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Museum Collection

The Men’s Headwear

Cossack men’s headwear is a special part of their clothes. It was believed “to continue the head” and showed the Cossack membership.

A service cap is an obligatory article of a Don Cossack outfit. It symbolizes the Cossack’s membership of the army.

At the Krug sessions out-of-towners and guests were to be bareheaded, but the Cossacks were to wear service caps. A service cap was taken off at supplication, oath and when speaking at the Krug session. At home the service cap was hung up in the most conspicuous place, and in a widow’s house it was put under the icon.

A hood was one of the obligatory articles of the military winter outfit of the soldiers. A hood, as a rule made of cloth, was thrown on the back of a great-coat or bekesha to be worn in inclement weather. The ends of the hood were passed under the shoulder-pieces and fixed with the belt. Many Cossacks believed the hood to have a symbolic meaning. Depending on the way the hood was tied up one could learn about the age of the Cossack: if tied up on the chest, it meant, that the Cossack had completed his military service; if crossed on the chest, it meant, that he did his military service and was sent off on special service; the hood ends passed under the belt meant that the Cossack did his combatant service. When in horse order or in free time the hood ends were thrown backward.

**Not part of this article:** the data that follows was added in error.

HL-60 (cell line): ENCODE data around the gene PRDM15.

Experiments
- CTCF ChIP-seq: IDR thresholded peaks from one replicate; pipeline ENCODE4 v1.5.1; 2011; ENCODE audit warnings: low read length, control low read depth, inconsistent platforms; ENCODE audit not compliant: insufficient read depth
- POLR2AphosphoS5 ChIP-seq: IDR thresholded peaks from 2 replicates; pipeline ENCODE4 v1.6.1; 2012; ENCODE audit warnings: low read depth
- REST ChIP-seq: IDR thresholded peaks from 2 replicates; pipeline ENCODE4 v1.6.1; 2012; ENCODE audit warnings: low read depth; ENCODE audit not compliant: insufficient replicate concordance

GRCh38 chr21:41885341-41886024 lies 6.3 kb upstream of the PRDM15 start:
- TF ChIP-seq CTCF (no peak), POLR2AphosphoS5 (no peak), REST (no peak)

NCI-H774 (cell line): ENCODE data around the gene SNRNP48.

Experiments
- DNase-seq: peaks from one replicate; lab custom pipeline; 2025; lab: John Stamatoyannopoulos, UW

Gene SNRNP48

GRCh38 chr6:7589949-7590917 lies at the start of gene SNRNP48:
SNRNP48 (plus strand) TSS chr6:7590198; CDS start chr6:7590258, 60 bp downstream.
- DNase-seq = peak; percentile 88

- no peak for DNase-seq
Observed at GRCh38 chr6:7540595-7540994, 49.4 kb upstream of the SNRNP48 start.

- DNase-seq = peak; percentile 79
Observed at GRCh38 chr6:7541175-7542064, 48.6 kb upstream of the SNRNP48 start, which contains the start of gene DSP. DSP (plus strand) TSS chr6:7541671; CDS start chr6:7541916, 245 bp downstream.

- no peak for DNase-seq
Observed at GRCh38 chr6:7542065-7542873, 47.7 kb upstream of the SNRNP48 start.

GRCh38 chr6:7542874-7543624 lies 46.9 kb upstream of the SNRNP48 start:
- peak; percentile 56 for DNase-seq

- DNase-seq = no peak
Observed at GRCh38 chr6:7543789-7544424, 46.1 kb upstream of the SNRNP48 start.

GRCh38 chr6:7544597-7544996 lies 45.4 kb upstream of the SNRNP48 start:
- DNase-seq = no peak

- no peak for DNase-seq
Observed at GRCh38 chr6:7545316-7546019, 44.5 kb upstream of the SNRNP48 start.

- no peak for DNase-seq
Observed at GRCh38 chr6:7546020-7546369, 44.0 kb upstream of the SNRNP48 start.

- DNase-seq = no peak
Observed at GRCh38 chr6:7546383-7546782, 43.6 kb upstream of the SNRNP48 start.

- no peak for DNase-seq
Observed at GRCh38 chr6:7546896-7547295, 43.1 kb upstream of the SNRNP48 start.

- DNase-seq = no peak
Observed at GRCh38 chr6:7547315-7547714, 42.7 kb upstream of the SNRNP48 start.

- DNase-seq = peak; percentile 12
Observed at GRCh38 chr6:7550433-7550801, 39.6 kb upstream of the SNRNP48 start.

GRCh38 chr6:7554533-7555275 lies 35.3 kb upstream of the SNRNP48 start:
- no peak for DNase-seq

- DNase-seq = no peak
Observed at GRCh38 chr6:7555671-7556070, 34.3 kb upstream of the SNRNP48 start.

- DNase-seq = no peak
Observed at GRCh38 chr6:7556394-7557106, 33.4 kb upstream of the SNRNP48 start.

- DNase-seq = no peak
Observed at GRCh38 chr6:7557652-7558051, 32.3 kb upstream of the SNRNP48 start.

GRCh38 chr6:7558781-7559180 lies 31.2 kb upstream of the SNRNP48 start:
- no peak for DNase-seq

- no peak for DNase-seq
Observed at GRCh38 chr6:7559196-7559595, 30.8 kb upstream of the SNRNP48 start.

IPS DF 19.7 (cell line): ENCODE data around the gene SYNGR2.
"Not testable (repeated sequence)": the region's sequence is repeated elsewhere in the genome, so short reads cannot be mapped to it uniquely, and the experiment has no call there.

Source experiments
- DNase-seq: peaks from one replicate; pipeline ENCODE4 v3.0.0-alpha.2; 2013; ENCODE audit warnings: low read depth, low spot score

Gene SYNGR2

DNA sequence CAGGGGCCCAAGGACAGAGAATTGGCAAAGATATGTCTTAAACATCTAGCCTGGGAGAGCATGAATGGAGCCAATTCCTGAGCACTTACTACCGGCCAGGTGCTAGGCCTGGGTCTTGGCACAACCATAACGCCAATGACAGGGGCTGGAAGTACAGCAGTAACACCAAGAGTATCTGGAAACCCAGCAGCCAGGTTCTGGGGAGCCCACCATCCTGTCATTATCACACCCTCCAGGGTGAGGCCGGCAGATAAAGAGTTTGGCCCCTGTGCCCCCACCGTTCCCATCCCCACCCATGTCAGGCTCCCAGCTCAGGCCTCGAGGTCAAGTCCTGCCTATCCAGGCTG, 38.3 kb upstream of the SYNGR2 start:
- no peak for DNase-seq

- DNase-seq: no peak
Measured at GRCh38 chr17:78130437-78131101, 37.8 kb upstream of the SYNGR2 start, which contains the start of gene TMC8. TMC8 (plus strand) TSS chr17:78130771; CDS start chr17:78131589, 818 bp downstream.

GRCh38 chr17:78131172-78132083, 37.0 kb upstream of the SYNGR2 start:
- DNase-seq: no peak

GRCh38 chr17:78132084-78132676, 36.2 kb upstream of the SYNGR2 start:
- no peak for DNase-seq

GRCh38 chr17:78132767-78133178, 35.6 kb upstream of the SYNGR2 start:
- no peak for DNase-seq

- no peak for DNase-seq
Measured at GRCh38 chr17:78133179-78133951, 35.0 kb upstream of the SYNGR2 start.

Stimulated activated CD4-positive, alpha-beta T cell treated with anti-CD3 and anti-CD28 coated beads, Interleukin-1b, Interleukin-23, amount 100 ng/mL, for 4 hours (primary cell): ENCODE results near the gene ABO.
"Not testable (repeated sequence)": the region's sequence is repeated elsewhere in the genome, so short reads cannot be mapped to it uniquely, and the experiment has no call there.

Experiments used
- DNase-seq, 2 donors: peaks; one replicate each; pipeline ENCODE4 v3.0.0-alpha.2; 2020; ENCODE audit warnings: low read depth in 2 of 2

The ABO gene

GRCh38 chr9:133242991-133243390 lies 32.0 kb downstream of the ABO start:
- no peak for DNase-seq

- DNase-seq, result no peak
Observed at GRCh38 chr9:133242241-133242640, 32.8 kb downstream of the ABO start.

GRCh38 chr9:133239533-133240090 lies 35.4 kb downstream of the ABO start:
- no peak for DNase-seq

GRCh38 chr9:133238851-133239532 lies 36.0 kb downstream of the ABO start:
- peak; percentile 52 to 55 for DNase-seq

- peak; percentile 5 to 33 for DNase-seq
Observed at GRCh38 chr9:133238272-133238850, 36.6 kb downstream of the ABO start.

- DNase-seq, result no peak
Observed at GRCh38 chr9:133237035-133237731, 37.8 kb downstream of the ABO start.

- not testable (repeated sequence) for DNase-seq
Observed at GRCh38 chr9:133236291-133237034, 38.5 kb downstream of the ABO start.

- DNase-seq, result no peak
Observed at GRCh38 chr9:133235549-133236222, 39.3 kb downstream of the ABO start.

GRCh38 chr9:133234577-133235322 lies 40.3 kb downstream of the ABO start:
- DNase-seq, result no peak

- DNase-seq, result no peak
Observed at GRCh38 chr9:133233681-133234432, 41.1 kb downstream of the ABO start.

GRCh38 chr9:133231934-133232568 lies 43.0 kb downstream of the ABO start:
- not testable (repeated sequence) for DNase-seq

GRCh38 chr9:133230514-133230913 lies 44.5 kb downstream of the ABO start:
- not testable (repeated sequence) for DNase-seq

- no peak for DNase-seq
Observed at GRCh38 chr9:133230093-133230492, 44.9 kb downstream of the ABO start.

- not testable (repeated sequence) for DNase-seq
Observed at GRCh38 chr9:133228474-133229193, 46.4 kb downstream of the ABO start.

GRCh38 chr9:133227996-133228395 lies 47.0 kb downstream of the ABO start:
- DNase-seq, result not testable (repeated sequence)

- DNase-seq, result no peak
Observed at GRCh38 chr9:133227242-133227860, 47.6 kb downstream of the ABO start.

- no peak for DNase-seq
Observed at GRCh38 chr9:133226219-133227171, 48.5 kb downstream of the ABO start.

A wide use of the hood was promoted by the neighbouring Caucasian people, whom from the most efficient costume elements were borrowed. In 1862 the hood was introduced as a uniform article in the armies of the Don and Terek Cossacks.